“Ask lots and lots of questions
When choosing a home in Italy, the priorities are about personal preferences, choices and taste. We bought our property for investment purposes, which is totally different. When you are buying a property for buy-to-let purposes, you are starting a business so you need a plan. There are so many things to consider: exit strategies, growth forecasts, potential rental incomes, neighbourhood, property taxes, amenities, infrastructure, transport and future developments in the area. This is where it pays to get professional advice and second opinions from good real estate agents, lawyers and financial advisors”.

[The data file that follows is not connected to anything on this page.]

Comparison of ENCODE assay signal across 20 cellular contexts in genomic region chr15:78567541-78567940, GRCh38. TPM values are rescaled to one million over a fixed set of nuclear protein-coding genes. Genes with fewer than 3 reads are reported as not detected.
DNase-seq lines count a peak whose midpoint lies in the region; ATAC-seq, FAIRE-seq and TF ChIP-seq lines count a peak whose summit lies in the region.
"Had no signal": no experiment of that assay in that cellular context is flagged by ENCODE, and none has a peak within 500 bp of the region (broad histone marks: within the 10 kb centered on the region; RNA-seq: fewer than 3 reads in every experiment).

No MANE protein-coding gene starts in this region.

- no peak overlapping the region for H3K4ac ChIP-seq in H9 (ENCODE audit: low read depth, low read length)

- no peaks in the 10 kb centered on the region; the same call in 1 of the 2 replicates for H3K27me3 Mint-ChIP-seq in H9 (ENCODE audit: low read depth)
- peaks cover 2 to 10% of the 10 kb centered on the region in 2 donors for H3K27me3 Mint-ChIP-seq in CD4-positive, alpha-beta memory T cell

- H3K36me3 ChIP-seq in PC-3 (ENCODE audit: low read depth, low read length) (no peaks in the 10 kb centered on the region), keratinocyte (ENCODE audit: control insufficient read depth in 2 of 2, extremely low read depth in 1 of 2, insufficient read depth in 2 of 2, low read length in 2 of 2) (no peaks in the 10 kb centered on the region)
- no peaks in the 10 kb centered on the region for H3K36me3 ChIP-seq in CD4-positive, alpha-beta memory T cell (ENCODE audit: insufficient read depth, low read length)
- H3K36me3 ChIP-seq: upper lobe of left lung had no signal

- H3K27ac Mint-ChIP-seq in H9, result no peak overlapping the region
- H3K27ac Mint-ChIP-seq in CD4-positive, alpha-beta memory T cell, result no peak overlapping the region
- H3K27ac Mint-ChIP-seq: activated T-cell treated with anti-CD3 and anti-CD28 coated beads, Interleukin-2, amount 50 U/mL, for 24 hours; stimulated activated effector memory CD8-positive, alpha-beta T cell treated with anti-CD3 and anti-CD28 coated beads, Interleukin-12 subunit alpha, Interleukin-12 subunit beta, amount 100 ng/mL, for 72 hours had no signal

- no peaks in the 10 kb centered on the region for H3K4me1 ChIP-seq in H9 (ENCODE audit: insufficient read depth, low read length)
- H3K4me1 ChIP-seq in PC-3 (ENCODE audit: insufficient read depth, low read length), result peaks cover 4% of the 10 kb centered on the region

“Get your sums right. What can you really afford?
It’s not just about the cost of buying a home in Italy, you might need to add renovation costs or there may be extra costs for shared areas. Not to mention running costs. Investigate and understand the Italian property market. It’s totally different to the US property market. When it comes to selling your property later, even if it’s a really attractive proposition, you need to understand that it’s not likely to get sold fast.”
“Bring in the professionals to help with buying a home in Italy.